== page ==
Laser Pulley Belt Alignment

Laser Pulley Belt Alignment

Belt alignment or pulley alignment is an important maintenance task. When carried out correctly, it can prevent breakdowns and save considerable costs. Belt alignment and pulley alignment are synonymous, as the process of belt alignment hinges on the correct alignment of the pulleys on which the belt runs. For the sake of clarity, however, we will speak of belt alignment.

Belt alignment concerns aligning the belts in a manner that results in the least wear on the belts and lowest energy loss for the machine or driver unit. In practice this means that the grooves of the pulleys are in line with one another.

Results of belt misalignment

When a belt is misaligned it can result in various detrimental, and sometimes dangerous, effects. In the first place, the efficiency of the machine is reduced. The wear on the belt itself increases, substantially reducing the life of the belt, and possibly resulting in belt failure. Apart from the annoying and costly downtime needed to replace the belt, should an unguarded belt wear through and snap prematurely it could cause injury to any personnel nearby. Other consequences of belt misalignment are increased vibration and noise level, which in turn shortens the bearing’s life.

Unless the alignment is corrected, the new belt will not last much longer than the old one. Continuous operation in a misaligned state will also increase the wear on the pulleys themselves, as well as their axles, shafts and bearings.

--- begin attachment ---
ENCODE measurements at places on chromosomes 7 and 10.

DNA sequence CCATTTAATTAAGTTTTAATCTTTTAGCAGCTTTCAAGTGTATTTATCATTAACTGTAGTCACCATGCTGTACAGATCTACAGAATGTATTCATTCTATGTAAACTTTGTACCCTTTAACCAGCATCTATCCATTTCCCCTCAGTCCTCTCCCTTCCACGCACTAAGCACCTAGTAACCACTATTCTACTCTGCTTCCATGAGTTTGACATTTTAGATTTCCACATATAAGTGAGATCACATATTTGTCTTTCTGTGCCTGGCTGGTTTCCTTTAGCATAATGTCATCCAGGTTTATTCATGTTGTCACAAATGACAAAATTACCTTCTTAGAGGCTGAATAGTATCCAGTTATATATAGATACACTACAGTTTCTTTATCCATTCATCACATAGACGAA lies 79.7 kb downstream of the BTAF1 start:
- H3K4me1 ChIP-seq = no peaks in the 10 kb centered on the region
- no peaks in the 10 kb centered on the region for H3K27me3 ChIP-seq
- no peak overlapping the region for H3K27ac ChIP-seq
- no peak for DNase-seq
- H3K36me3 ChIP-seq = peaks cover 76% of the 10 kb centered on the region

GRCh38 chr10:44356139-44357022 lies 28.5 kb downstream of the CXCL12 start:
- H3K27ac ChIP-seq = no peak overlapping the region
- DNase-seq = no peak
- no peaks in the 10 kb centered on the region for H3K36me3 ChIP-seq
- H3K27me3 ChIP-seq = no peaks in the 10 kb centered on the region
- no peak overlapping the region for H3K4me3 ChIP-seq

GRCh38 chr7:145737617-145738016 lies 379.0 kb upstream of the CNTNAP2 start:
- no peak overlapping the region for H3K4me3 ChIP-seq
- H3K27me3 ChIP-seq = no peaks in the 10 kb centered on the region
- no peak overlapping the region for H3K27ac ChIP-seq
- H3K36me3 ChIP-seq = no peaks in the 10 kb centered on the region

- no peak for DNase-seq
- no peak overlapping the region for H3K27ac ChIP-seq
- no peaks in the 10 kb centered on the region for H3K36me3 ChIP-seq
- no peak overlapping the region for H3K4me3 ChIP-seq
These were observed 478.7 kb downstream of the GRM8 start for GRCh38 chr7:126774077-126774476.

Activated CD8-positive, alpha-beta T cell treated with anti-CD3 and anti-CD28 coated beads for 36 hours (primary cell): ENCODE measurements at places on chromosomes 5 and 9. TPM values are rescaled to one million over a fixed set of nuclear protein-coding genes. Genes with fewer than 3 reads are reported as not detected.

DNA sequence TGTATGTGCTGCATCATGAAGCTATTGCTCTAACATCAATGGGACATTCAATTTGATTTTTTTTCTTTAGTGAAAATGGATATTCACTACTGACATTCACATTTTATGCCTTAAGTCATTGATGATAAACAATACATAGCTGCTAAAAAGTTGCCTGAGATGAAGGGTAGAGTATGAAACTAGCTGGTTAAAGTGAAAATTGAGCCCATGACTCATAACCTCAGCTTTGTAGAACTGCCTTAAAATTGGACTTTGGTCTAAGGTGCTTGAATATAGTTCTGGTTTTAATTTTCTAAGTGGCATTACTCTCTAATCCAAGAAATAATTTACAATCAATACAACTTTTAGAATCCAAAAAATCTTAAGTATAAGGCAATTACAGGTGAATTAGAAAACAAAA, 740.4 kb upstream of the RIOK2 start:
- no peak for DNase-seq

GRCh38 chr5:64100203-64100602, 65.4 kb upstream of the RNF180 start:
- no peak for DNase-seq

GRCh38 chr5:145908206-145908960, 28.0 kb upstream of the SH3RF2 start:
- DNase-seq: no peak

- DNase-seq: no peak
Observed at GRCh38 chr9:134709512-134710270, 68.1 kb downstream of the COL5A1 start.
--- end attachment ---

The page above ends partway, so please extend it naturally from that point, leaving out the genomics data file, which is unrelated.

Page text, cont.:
Nature of misalignment

As with shaft misalignment, there are various types of belt misalignment. In practice, a combination of different misalignments is often encountered simultaneously. For this reason it is important that an alignment instrument both diagnoses and informs you of the nature of your machine’s misalignment. The following explain the three different types of belt, or pulley, misalignment.

Vertical angle or twisted misalignment
This type of misalignment occurs when one of the pulleys has an angular error from the vertical angle plane. This is usually caused by incorrect positioning of the machine and can be corrected by lifting either the front or rear feet of the motor to which the pulley is attached, depending on the direction of the vertical angle error. This differs from shaft alignment in that one never moves both feet in a vertical direction to reach the desired result.

Horizontal angle misalignment
Horizontal angle misalignment occurs when the driver and the driven unit are not positioned parallel to each other. Incorrect positioning of applications, such as the motor, can cause this type of misalignment. This misalignment can generally be corrected by moving the front or rear feet forward or backward on their guides, depending on the direction of the horizontal angle error, in order to twist the motor around its center.

Parallel misalignment
Parallel misalignment is the least complex form of misalignment. It is either caused by the incorrect positioning of the motor along its shaft axis; positioned too far forward or backward compared to the other shaft, or by incorrect positioning of the pulleys on their respective shaft; one of the pulleys needs to be adjusted on the shaft.


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